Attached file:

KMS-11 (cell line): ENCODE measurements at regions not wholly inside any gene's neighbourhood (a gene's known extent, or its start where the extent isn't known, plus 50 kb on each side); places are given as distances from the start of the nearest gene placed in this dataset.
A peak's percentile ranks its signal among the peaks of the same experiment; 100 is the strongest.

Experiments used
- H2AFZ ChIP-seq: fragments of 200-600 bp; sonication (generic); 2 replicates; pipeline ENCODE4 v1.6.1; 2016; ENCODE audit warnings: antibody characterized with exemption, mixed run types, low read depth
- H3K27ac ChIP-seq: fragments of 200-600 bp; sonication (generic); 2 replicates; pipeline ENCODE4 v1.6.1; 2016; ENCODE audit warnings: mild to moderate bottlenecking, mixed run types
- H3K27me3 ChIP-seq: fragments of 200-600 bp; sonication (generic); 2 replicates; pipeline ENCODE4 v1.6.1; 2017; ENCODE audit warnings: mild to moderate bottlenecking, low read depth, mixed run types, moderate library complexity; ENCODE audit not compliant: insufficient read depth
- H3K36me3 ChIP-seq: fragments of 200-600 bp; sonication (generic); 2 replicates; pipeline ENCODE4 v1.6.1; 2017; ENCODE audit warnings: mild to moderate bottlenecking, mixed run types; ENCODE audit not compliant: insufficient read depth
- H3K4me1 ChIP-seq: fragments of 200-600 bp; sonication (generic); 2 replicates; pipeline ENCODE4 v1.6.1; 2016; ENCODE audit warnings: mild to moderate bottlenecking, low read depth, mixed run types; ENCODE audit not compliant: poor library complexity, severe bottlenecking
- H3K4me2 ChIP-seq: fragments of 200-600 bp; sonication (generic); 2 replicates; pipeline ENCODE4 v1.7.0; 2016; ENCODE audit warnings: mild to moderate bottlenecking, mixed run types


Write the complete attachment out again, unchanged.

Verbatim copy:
KMS-11 (cell line): ENCODE measurements at regions not wholly inside any gene's neighbourhood (a gene's known extent, or its start where the extent isn't known, plus 50 kb on each side); places are given as distances from the start of the nearest gene placed in this dataset.
A peak's percentile ranks its signal among the peaks of the same experiment; 100 is the strongest.

Experiments used
- H2AFZ ChIP-seq: fragments of 200-600 bp; sonication (generic); 2 replicates; pipeline ENCODE4 v1.6.1; 2016; ENCODE audit warnings: antibody characterized with exemption, mixed run types, low read depth
- H3K27ac ChIP-seq: fragments of 200-600 bp; sonication (generic); 2 replicates; pipeline ENCODE4 v1.6.1; 2016; ENCODE audit warnings: mild to moderate bottlenecking, mixed run types
- H3K27me3 ChIP-seq: fragments of 200-600 bp; sonication (generic); 2 replicates; pipeline ENCODE4 v1.6.1; 2017; ENCODE audit warnings: mild to moderate bottlenecking, low read depth, mixed run types, moderate library complexity; ENCODE audit not compliant: insufficient read depth
- H3K36me3 ChIP-seq: fragments of 200-600 bp; sonication (generic); 2 replicates; pipeline ENCODE4 v1.6.1; 2017; ENCODE audit warnings: mild to moderate bottlenecking, mixed run types; ENCODE audit not compliant: insufficient read depth
- H3K4me1 ChIP-seq: fragments of 200-600 bp; sonication (generic); 2 replicates; pipeline ENCODE4 v1.6.1; 2016; ENCODE audit warnings: mild to moderate bottlenecking, low read depth, mixed run types; ENCODE audit not compliant: poor library complexity, severe bottlenecking
- H3K4me2 ChIP-seq: fragments of 200-600 bp; sonication (generic); 2 replicates; pipeline ENCODE4 v1.7.0; 2016; ENCODE audit warnings: mild to moderate bottlenecking, mixed run types